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#Researchers develop anti-bacterial graphene face masks

#Researchers develop anti-bacterial graphene face masks

CityU develops anti-bacterial graphene face masks
Most carbon-containing materials can be converted into graphene using a commercial CO2 infrared laser system. Credit: City University of Hong Kong

Face masks have become an important tool in fighting against the COVID-19 pandemic. However, improper use or disposal of masks may lead to “secondary transmission”. A research team from City University of Hong Kong (CityU) has successfully produced graphene masks with an anti-bacterial efficiency of 80%, which can be enhanced to almost 100% with exposure to sunlight for around 10 minutes. Initial tests also showed very promising results in the deactivation of two species of coronaviruses. The graphene masks are easily produced at low cost, and can help to resolve the problems of sourcing raw materials and disposing of non-biodegradable masks.

The research is conducted by Dr. Ye Ruquan, Assistant Professor from CityU’s Department of Chemistry, in collaboration with other researchers. The findings were published in the scientific journal ACS Nano, titled “Self-Reporting and Photothermally Enhanced Rapid Bacterial Killing on a Laser-Induced Graphene Mask“.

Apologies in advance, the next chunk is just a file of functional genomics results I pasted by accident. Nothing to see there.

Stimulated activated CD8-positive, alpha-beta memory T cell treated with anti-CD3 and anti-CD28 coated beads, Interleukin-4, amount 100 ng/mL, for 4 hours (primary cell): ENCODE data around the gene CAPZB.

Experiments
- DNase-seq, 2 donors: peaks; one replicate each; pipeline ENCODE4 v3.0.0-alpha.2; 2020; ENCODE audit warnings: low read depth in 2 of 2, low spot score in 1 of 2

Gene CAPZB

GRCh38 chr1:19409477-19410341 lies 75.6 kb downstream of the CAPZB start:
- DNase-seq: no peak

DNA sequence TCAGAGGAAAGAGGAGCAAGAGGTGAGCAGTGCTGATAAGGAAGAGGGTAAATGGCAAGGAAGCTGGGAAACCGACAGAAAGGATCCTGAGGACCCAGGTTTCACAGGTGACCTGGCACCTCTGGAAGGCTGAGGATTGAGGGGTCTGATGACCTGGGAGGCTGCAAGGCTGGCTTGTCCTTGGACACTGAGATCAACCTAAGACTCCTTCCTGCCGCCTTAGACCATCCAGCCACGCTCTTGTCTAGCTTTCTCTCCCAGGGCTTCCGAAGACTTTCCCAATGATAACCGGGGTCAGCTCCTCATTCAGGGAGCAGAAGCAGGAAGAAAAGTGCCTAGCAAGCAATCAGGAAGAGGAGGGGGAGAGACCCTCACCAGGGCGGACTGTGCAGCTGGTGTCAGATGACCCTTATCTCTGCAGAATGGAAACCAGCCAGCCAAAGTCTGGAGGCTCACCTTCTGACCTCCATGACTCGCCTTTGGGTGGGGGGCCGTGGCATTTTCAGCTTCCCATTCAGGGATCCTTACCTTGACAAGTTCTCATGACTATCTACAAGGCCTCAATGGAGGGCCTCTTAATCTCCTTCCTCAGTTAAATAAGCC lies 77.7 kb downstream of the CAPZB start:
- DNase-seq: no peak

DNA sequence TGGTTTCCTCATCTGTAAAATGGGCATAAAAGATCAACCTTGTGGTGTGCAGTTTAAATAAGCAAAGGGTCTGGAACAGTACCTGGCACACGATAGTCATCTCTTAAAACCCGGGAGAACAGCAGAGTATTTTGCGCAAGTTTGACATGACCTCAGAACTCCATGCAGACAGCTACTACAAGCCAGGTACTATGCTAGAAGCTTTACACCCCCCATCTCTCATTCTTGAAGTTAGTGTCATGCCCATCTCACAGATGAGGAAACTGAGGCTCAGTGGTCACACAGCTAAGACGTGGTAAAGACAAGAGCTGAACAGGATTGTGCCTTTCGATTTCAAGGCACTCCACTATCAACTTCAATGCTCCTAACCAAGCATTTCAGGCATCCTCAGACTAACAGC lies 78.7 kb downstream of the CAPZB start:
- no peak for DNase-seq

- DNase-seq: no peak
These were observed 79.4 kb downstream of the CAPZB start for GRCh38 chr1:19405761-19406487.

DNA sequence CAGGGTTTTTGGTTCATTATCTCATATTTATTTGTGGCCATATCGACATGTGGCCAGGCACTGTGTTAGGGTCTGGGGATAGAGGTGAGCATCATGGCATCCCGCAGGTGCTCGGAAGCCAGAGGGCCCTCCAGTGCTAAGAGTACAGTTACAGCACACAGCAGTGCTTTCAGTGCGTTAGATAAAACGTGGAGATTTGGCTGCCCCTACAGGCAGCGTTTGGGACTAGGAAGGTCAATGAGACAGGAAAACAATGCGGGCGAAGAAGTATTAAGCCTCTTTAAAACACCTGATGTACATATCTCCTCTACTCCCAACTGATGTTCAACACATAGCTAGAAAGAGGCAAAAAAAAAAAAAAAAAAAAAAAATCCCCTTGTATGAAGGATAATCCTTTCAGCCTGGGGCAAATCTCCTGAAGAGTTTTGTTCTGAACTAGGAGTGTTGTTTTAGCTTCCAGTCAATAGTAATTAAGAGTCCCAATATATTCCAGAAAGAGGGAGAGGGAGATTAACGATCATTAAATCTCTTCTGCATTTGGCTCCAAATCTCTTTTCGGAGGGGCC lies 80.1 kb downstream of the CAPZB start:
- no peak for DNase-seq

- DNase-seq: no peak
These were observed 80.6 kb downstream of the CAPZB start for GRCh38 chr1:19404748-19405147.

Commonly used surgical masks are not anti-bacterial. This may lead to the risk of secondary transmission of bacterial infection when people touch the contaminated surfaces of the used masks or discard them improperly. Moreover, the melt-blown fabrics used as a bacterial filter poses an impact on the environment as they are difficult to decompose. Therefore, scientists have been looking for alternative materials to make masks.
Converting other materials into graphene by laser
Dr. Ye has been studying the use of laser-induced graphene in developing sustainable energy. When he was studying Ph.D. degree at Rice University several years ago, the research team he participated in and led by his supervisor discovered an easy way to produce graphene. They found that direct writing on carbon-containing polyimide films (a polymeric plastic material with high thermal stability) using a commercial CO2 infrared laser system can generate 3-D porous graphene. The laser changes the structure of the raw material and hence generates graphene. That’s why it is named laser-induced graphene.
Graphene is known for its anti-bacterial properties, so as early as last September, before the outbreak of COVID-19, producing outperforming masks with laser-induced graphene already came across Dr. Ye’s mind. He then kick-started the study in collaboration with researchers from the Hong Kong University of Science and Technology (HKUST), Nankai University, and other organizations.

CityU develops anti-bacterial graphene face masks
Citation:
Researchers develop anti-bacterial graphene face masks (2020, September 10)
retrieved 10 September 2020
from https://phys.org/news/2020-09-anti-bacterial-graphene-masks.html

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